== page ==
Consumers apparently stole the punchbowl from the market's party last week, forcing the indices to close lower for the first time after four straight weeks of gains.

  • Dow: Down 0.52% to 9,321.4
  • S&P 500: Down 0.63% to 1,004.09
  • Nasdaq: Down 0.74% to 1985.52

Consumer sentiment fell to 63.2 from 66 in July, as measured by the Reuters/University of Michigan index. Analysts were expecting a rise. Retailers revealed a similarly gloomy sentiment in earnings reports last week.

Retail corner
Retailers continue to pursue tight inventory management and cost-cutting amid lackluster demand.

Even Wal-Mart (NYSE:WMT), retail's 800-pound gorilla, showed substantial weakness in consumer spending in its second-quarter earnings report, and the retailer's outlook suggests it doesn't expect recovery soon. The results are surprising; as consumers traded down in the wake of the recession, Wal-Mart's sales have risen. The company says it's still feeling pressured by the economy, noting that people are still purchasing basics, but not upgrading to discretionary items. The retailer saw same-store sales edge down 1.2% on weak spending and lower food prices.

Sales at Macy's (NYSE:M) continued to decline in the second quarter, falling 9.7%. The retailer did manage to keep gross margins flat, thanks to inventory management and cost controls. The retailer raised its fiscal-year earnings forecast thanks to sooner-than-expected cost efficiencies from closing buying offices.

Suppliers are suffering just as badly as retailers. Liz Claiborne (NYSE:LIZ), which makes goods for Macy's, posted its seventh straight quarterly loss, as sales fell 29%. Macy's is Liz's largest customer.

The luxury end of the market is still taking it in the chin. Thanks to tight inventory management and lowered prices to stay competitive, upscale retailer Nordstrom (NYSE:JWN) managed a better-than-expected second quarter. However, earnings per share still fell 26%, while sales slipped 6%. The company lifted its full-year earnings forecast to reflect better performance in the second quarter. That said, Nordstrom noted that consumers remain cautious, and the company doesn't expect that to change any time soon.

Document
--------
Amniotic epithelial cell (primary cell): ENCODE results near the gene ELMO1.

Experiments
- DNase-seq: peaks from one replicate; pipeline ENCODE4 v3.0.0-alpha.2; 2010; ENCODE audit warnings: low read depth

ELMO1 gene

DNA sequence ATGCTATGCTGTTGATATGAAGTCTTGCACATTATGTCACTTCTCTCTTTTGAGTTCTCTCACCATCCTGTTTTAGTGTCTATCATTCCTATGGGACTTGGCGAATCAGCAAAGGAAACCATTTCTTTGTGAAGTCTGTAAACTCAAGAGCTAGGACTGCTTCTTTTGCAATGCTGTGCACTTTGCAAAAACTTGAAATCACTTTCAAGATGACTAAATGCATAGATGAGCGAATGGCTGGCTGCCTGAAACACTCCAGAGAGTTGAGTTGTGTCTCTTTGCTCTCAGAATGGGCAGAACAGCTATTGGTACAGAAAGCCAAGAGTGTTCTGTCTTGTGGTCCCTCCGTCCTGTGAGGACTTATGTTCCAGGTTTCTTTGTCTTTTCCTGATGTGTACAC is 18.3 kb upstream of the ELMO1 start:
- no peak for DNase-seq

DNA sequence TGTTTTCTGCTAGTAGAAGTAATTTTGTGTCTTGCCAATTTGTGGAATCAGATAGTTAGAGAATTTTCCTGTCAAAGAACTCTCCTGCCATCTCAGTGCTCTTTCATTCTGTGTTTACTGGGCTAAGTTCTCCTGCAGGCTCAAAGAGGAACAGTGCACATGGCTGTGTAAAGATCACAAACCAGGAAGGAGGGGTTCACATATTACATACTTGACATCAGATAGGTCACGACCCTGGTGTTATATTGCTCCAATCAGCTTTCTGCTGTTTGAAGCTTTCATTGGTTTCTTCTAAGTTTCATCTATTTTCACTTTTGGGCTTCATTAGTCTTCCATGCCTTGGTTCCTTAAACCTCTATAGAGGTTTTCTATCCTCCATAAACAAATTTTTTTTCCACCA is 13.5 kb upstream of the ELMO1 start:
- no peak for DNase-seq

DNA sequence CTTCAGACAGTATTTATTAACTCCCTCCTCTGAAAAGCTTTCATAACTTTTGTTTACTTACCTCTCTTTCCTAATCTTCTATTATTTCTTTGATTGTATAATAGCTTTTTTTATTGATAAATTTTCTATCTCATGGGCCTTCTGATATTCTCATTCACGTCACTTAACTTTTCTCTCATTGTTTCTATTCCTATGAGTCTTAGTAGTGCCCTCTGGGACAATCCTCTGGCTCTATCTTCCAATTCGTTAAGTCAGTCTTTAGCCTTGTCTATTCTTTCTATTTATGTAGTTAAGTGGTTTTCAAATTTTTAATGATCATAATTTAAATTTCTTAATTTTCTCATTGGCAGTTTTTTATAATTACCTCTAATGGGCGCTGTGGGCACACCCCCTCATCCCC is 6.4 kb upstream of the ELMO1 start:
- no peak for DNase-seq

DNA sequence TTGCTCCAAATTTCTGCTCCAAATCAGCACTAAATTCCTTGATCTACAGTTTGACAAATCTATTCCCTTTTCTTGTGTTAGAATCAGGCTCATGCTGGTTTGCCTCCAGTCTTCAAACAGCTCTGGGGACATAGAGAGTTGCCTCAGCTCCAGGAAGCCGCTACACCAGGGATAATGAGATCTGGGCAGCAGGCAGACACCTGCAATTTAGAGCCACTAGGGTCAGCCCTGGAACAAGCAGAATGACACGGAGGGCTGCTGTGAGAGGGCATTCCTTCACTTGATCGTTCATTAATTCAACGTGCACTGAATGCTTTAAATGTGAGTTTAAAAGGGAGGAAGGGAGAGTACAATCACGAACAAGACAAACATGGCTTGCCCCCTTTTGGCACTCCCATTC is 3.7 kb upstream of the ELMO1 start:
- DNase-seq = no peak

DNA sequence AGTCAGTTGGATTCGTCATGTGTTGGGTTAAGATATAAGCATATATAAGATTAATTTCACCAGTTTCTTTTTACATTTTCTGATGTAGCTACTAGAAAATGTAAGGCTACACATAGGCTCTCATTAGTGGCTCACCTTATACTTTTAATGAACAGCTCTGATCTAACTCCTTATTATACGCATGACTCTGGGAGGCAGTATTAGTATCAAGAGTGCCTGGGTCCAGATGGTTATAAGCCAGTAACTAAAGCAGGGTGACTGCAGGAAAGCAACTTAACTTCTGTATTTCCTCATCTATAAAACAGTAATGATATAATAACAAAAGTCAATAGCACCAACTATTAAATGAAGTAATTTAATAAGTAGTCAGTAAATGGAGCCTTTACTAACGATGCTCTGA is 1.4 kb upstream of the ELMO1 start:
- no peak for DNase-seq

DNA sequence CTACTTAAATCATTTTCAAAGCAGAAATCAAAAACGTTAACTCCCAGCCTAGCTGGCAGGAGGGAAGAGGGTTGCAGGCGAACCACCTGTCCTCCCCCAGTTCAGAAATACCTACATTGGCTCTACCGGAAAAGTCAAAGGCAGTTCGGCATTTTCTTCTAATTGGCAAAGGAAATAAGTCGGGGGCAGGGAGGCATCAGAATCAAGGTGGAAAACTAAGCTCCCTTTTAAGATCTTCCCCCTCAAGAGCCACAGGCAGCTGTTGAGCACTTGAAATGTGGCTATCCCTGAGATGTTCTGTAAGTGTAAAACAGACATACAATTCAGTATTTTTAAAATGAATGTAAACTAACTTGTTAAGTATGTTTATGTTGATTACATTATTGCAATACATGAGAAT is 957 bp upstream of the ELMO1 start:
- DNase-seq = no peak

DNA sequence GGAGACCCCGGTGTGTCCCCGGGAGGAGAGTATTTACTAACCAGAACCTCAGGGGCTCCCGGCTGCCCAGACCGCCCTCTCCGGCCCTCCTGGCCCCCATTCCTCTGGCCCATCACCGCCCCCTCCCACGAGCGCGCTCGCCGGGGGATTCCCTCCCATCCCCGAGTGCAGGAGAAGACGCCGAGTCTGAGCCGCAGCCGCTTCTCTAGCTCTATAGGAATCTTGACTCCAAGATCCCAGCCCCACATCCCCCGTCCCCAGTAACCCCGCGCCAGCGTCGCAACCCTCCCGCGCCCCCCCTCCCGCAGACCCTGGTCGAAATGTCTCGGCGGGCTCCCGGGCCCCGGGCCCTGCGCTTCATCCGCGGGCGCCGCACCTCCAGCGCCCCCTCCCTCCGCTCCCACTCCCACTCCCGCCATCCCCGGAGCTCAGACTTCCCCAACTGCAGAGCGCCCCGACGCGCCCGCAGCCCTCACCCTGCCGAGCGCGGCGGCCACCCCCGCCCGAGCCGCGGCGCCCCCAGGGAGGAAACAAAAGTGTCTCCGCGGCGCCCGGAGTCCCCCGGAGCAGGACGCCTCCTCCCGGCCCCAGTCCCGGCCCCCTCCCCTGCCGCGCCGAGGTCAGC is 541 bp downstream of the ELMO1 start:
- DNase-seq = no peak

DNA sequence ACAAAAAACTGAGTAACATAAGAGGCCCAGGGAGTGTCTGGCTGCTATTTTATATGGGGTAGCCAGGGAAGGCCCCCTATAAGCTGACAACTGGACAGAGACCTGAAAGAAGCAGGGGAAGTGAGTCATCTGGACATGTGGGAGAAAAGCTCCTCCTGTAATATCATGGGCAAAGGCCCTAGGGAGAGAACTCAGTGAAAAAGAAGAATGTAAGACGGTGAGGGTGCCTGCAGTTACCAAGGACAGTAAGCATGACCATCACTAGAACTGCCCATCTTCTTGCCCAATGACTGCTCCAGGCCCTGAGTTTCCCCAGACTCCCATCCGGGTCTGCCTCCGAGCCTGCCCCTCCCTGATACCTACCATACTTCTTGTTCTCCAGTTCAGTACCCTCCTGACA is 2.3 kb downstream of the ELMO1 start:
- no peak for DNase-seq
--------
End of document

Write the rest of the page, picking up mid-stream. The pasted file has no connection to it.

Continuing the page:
Look at the back-to-school shopping season as a clue for consumer attitudes, and in turn the prospects for recovery. Unless sentiment improves, retailers could face another dreary back-to-school and holiday shopping season.

In other company news ...
BB&T (NYSE:BBT) has secured $20 billion in deposits and $22 billion in assets from Colonial BancGroup, after the Federal Deposit Insurance Corp. put Colonial into receivership. Colonial has branches in five states and will give BB&T exposure to the Texas market. Colonial is the sixth-largest bank failure on record.

BHP Billiton (NYSE:BHP) reported a 62% plunge in second-quarter net income, pressured by weak demand and falling prices. Revenue slumped 16%. The world's largest mining company said the past year was one of the worst it's seen. Even though inventories were beginning to refill around the globe, the company believes that's not necessarily a sign of rising demand from end users. However, BHP Billiton remains bullish on the long-term demand picture for commodities.

In another sign that the housing market may be improving, Toll Brothers (NYSE:TOL) reported better-than-expected orders, which increased 3%. The high-end homebuilder said sentiment appears to have improved, but traffic remains low.

What's ahead
This week brings housing starts, the producer price index, and the economic leading indicators report, all of which will continue to give us signs of whether recovery is indeed near. Hewlett-Packard, Deere and Heinz report earnings this week.

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